The decision to make eventing prize money optional helped give organisers confidence to host competitions in uncertain times after lockdown, but now calls are being made to ensure this situation doesn’t continue indefinitely. H&H asks British Eventing, plus representatives of riders, owners and organisers about the issues involved...
EVENTING prize money is back in the spotlight as stakeholders urge against the rules allowing organisers to waive monetary prizes from becoming the new normal.
Awarding prize money was made optional as part of the resumption protocols to help get the sport back up and running in July.
Mark Phillips raised the topic in H&H (comment, 10 September) questioning how important prize money is at “week in, week out fixtures” when much of the money on offer is won by the same competitors.
“Could giving organisers the option of offering something between pre-Covid prize levels and zero help make organisers’ lives easier and provide owners and riders with cheaper entries?” he asked.
The subject sparked debate, including a strong counter view from the Eventing Riders Association of GB (ERA) as well as support from other stakeholders for prize money to be reinstated.
“We felt it was more important for members to have the opportunity to have competitive runs and we were aware that, for some organisers, the difference between paying prize money and not made the difference between them being able to run or not,” she said.
“Organisers have to display whether or not they are paying prize money on their schedules so that riders can make an informed choice about where to enter.
“We are reviewing the position, in conjunction with our stakeholder groups including ERA, for the 2021 season if Covid restrictions remain in place.”
Entry fees at lower levels vary by about £5 depending on whether prize money is awarded or not.
ERA president Bruce Haskell told H&H ERA is “incredibly grateful” to those involved in getting eventing up and running.
“In the early days, it was evident prize money was one of the things that needed to be put aside to get the sport going for those events that were restricted on numbers,” he said.
He added that while some organisers have been “fantastic” in carrying on offering prize money, others with high demand have not and ERA is very keen that this does not become the new normal.
“The concern is that [we do not want this to] set a precedent for how we want the sport to move forward,” he said.
Event Horse Owners Association chairman Linda Allen told H&H “transparency is key” and getting prize money restored is “important to the financial wellbeing of riders and owners”.
“Owners appreciate there has been great concern on the part of organisers about running events when they didn’t know how many horses would be fit and entered, and when fewer horses can run each day, plus any new restrictions could mean events would be cancelled at short notice,” she said, adding that thanks is due to event organisers and sponsors where prize money has been awarded this season.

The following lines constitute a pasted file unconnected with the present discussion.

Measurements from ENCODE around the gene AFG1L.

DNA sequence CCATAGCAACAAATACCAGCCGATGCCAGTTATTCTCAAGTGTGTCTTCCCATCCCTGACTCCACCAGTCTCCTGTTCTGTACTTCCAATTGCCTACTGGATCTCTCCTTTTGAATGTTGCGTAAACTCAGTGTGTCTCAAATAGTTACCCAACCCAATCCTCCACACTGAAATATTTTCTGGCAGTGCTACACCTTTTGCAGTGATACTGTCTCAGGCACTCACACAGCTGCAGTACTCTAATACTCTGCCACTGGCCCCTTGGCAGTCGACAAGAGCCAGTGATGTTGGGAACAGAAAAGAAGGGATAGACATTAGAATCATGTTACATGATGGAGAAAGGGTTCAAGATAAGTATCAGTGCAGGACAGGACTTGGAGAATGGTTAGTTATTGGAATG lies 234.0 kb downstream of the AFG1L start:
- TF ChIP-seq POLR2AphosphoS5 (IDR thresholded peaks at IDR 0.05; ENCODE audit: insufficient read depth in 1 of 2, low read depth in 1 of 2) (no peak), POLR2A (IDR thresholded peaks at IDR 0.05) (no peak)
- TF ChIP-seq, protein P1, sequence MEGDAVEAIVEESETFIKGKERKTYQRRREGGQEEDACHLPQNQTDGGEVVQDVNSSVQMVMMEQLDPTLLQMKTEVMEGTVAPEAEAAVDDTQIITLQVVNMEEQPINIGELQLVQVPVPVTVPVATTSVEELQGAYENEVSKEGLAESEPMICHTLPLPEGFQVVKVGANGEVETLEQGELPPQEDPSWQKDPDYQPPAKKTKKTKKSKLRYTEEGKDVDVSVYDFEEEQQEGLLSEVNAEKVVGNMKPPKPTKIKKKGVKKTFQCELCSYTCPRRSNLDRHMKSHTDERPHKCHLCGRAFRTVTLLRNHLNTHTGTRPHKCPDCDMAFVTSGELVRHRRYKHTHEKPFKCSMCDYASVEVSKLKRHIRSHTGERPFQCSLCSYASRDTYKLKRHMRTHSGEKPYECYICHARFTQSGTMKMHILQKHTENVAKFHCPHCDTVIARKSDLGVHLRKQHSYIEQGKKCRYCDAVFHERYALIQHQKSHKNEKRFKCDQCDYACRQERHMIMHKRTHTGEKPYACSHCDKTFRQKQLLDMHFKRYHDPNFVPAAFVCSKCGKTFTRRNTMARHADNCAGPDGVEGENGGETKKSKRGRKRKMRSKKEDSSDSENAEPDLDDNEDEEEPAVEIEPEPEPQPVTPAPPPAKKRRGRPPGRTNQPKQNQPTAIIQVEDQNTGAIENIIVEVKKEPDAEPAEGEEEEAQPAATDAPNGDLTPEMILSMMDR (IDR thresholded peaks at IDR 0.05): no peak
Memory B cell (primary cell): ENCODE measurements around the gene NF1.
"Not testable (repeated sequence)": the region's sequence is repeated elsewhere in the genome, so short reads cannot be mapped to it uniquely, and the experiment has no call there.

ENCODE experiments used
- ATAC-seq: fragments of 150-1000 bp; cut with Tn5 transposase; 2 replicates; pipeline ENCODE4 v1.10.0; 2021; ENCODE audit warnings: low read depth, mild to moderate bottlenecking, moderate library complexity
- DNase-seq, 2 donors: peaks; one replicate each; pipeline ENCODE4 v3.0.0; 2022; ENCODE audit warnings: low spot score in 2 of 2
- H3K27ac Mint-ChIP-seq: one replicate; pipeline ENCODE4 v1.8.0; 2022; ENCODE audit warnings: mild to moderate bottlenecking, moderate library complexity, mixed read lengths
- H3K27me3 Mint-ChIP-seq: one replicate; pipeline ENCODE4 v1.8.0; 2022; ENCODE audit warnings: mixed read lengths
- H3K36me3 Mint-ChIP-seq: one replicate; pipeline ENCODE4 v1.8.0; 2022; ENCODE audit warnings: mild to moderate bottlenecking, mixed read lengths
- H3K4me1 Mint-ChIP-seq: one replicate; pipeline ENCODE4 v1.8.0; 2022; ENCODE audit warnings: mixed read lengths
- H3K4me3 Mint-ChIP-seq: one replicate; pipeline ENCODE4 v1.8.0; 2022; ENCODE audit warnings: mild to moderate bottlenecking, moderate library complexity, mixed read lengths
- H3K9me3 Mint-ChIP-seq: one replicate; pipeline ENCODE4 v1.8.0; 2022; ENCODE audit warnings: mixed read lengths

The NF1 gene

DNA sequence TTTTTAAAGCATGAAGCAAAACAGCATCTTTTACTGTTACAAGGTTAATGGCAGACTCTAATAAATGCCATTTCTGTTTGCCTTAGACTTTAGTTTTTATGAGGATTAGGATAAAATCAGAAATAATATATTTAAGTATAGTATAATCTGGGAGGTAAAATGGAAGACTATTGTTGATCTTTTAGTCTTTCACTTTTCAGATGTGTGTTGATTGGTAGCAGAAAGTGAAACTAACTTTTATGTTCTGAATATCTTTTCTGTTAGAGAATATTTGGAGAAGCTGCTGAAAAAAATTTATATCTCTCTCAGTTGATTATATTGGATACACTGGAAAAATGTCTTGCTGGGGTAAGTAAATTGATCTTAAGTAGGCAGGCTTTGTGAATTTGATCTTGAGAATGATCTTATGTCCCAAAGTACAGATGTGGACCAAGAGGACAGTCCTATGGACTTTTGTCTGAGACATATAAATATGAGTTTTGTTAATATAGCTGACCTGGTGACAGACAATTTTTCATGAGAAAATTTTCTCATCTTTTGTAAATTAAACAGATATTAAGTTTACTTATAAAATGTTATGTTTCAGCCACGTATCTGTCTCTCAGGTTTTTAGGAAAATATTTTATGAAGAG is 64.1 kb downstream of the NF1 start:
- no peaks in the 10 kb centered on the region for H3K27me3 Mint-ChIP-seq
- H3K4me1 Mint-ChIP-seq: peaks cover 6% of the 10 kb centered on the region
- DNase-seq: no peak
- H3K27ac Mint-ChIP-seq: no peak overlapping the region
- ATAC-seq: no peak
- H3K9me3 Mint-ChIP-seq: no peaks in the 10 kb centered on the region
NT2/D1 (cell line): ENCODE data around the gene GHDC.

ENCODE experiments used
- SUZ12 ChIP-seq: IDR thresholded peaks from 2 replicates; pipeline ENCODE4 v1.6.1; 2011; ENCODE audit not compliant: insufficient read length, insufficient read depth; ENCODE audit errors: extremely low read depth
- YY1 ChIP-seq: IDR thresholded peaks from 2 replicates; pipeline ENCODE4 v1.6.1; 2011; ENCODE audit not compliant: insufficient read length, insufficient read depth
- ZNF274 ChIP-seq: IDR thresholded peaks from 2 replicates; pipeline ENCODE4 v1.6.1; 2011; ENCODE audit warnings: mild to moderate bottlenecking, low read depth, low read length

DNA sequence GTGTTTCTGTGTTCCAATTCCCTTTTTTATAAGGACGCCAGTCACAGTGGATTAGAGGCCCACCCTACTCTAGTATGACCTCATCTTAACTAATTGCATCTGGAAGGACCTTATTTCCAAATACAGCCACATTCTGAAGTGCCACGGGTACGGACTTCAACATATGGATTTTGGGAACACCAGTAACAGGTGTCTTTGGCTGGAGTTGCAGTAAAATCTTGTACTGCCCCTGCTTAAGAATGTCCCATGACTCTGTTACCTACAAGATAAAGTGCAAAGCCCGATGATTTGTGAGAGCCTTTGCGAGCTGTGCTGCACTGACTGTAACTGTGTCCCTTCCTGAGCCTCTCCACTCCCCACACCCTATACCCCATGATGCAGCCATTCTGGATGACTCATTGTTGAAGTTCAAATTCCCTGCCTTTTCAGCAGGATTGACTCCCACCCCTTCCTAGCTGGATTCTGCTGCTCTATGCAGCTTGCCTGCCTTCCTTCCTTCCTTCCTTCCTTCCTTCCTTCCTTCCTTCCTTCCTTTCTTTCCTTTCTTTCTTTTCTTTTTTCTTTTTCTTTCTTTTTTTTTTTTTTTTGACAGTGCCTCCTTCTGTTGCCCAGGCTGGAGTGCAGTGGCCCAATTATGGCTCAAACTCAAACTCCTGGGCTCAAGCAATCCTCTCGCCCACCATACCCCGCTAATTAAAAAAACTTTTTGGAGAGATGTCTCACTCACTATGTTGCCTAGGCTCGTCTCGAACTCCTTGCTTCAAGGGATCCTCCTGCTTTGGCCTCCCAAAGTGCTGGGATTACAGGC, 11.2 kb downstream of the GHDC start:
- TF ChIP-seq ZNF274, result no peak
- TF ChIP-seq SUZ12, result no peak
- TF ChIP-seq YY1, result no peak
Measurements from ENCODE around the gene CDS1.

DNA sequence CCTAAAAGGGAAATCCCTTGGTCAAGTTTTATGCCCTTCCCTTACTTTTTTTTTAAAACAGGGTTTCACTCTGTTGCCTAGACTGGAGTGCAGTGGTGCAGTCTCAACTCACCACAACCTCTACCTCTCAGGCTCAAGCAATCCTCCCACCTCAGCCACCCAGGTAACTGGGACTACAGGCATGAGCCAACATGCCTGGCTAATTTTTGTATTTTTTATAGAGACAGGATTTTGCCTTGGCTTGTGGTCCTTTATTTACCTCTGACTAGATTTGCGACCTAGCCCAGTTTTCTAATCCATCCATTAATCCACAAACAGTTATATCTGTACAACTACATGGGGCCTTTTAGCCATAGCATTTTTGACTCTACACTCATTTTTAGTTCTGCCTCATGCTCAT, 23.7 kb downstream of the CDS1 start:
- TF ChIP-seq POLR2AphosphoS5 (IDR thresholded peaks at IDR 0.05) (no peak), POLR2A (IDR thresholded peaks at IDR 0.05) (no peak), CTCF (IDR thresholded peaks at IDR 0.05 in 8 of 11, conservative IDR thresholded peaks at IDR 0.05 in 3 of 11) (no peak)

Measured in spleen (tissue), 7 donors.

“However, some events have run with high entry numbers and appear to be financially viable, and in the future owners trust similarly fortunate organisers will operate with fairness and will award prize money as per pre-virus arrangements.”
British-based five-star New Zealand eventer Jesse Campbell told H&H he is in full support of prize money returning and suggested more discussion between riders and organisers could help both sides understand each other’s challenges — and help to find a solution that helps all sides.
“I think this could also be a good opportunity to try to re-jig it and work out a better way than the [pre-Covid] system,” he said, adding that he understands why the requirement was waived to help those events in need this year.
“I think there is definitely room for improvement.”
British Eventing Organisers Association chairman Jan Cottam told H&H when resumption of eventing was initially considered, organisers were aware new protocols would be needed, all with implementation costs.
“In addition, we would need more personnel to cover the roles required to ensure everyone’s safety. We felt this cover was unlikely to be taken on by volunteers and would therefore be a further expense,” said Mrs Cottam, adding that sponsorship, on which many events depend heavily, is also a “rare commodity” at present.
“An extra complication was having to reduce, by a significant amount, the number of competitors. Initially we were looking at running at just over a third of capacity. We weren’t even sure we would get anyone entering.
“For all these reasons, it was agreed that the awarding of prize money should not be compulsory. A limit of entries that could run in a day was mandated by BE, to ensure everyone remained safe. This reduction of competitors represents a 15% decrease in organisers’ income. BE implemented rule changes to accommodate all these measures.”
Mrs Cottam added that to the sport’s “immense relief” organisers’ pessimism was unfounded and the appetite to compete was huge.
“As most event entries were full, the majority of organisers have chosen to award prize money, although some organisers have reduced their prize fund due to the additional financial burden faced by Covid restrictions,” she said.
H&H 8 October 2020
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The annual three-day event in Co Meath, Ireland, was established in 2006 by the late George Mernagh